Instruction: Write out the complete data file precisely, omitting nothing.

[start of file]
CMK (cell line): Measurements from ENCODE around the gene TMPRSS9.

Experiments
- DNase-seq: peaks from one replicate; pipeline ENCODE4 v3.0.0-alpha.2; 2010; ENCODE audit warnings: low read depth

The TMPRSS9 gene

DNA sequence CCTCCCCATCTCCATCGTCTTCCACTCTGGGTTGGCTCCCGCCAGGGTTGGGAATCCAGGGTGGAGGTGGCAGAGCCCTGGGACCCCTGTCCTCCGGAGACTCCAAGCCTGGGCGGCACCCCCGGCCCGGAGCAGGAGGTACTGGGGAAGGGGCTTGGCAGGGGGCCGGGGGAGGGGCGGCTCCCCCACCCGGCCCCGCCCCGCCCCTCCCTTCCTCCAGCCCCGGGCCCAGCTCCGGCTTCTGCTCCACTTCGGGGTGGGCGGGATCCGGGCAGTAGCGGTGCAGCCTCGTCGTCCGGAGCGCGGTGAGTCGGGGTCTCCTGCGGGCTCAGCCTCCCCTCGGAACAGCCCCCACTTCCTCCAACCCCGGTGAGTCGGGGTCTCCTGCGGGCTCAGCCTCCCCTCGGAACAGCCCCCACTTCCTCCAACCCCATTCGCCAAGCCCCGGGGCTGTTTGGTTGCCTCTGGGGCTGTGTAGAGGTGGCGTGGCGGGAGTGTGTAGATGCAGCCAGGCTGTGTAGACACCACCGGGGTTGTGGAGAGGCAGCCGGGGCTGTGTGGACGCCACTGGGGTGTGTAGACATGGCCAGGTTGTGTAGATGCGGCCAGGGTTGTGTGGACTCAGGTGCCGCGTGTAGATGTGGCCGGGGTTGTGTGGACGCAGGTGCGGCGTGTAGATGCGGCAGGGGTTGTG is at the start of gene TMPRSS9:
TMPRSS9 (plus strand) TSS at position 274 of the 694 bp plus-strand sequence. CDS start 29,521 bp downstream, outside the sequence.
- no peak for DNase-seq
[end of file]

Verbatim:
CMK (cell line): Measurements from ENCODE around the gene TMPRSS9.

Experiments
- DNase-seq: peaks from one replicate; pipeline ENCODE4 v3.0.0-alpha.2; 2010; ENCODE audit warnings: low read depth

The TMPRSS9 gene

DNA sequence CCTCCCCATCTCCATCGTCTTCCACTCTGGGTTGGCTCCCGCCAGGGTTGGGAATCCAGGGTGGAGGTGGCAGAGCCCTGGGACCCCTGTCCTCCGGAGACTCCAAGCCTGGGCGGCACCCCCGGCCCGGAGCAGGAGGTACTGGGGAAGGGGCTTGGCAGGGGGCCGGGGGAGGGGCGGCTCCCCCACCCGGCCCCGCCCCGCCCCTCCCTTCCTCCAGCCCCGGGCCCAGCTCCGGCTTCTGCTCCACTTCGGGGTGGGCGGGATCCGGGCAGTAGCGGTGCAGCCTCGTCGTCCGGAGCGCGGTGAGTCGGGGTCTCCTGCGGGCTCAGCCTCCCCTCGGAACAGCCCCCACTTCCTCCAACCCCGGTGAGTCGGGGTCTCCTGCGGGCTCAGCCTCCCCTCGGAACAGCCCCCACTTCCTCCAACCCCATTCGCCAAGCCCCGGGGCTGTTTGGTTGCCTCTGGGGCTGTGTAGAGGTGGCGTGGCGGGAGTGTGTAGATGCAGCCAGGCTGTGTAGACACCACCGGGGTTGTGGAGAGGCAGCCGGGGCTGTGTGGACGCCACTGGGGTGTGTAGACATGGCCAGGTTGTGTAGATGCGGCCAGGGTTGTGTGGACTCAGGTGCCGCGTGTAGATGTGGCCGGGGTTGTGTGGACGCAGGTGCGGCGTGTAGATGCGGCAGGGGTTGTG is at the start of gene TMPRSS9:
TMPRSS9 (plus strand) TSS at position 274 of the 694 bp plus-strand sequence. CDS start 29,521 bp downstream, outside the sequence.
- no peak for DNase-seq